16. Marcus Johnson

    Marcus Johnson

    Nov 28, 2001
    I was just looking at that recent pic of Vincent that you put up on FB last week. God, they grow up fast. I just picture him sitting in that little stroller down by Kahului harbor. When I see my own two daughters, pretty much transformed into "young ladies".... well, it gives me a new sense of how quickly time flies. They change a little every day.

    My dear departed friend, guitarist Phil Rivera, told me that he pretty much missed his daughter's entire childhood because he was out on the road all the time. He had about a month of life left at that point, terminal cancer. Not to be a buzz kill, but I'll never forget him with his eyes welling up, making me promise not to do the same with our kids. I'll always thank him for that moment.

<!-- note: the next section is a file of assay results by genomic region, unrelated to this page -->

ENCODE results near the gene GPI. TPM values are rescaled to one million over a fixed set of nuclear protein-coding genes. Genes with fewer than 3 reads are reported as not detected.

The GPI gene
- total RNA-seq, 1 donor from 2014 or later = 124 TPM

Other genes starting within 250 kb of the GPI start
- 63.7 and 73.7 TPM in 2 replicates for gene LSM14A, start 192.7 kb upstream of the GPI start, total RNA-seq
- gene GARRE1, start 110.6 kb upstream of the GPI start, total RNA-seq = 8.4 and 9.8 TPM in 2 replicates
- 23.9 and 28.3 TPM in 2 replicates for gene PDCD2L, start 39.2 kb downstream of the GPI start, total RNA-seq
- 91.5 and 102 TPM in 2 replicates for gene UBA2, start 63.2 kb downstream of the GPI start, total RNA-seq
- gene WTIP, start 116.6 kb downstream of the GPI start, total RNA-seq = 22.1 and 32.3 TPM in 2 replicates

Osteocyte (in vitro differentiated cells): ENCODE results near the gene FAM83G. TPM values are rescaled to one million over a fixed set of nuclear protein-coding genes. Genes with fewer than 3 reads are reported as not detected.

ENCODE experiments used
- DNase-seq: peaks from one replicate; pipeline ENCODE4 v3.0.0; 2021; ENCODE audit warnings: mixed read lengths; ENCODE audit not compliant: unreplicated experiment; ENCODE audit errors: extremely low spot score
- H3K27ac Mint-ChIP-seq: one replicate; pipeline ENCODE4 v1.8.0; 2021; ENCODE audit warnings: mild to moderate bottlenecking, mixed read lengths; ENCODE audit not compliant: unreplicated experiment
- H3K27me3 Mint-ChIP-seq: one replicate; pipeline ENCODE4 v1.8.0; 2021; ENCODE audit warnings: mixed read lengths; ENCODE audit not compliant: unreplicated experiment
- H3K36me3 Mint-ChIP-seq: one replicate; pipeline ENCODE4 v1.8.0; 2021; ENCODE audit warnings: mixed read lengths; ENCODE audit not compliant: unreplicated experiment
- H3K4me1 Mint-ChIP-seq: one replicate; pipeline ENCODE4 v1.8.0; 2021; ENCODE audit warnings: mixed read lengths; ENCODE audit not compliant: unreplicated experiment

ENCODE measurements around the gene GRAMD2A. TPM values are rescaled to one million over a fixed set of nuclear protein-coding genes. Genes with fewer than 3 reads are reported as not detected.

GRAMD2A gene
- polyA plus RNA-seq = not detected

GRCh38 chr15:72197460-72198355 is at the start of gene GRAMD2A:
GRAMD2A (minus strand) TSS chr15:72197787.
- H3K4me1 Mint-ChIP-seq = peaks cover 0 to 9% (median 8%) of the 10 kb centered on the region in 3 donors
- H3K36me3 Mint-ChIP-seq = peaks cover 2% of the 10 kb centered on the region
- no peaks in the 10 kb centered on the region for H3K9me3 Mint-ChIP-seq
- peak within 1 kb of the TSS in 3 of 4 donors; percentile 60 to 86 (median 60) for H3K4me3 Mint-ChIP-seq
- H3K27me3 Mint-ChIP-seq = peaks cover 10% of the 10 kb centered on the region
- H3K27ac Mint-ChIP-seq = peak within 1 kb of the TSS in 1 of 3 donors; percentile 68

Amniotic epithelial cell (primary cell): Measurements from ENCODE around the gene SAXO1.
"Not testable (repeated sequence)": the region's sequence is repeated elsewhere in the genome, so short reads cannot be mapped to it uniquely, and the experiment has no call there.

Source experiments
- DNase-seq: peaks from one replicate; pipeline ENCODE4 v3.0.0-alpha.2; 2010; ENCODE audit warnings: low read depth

On a lighter note... do you actually have a wish list of 50 tunes? I'm curious to hear what they would be. So many great tunes.
  17. DavidE


    Feb 7, 2010
    Look at it this way Phil, you had a good run with the DCB. You've been blessed playing with musicians the caliber of Delyn, Rick and Pete (I don't know the drummer and the only time I've gotten out to see DCB in the last couple of years, Fletch's husband was filling in). My son is now a sophomore at OSU and I still won't take weeknight gigs except for rare instances due to the day job. I hope you find what you're looking for!

  18. abaguer


    Nov 27, 2001
    Milford, NJ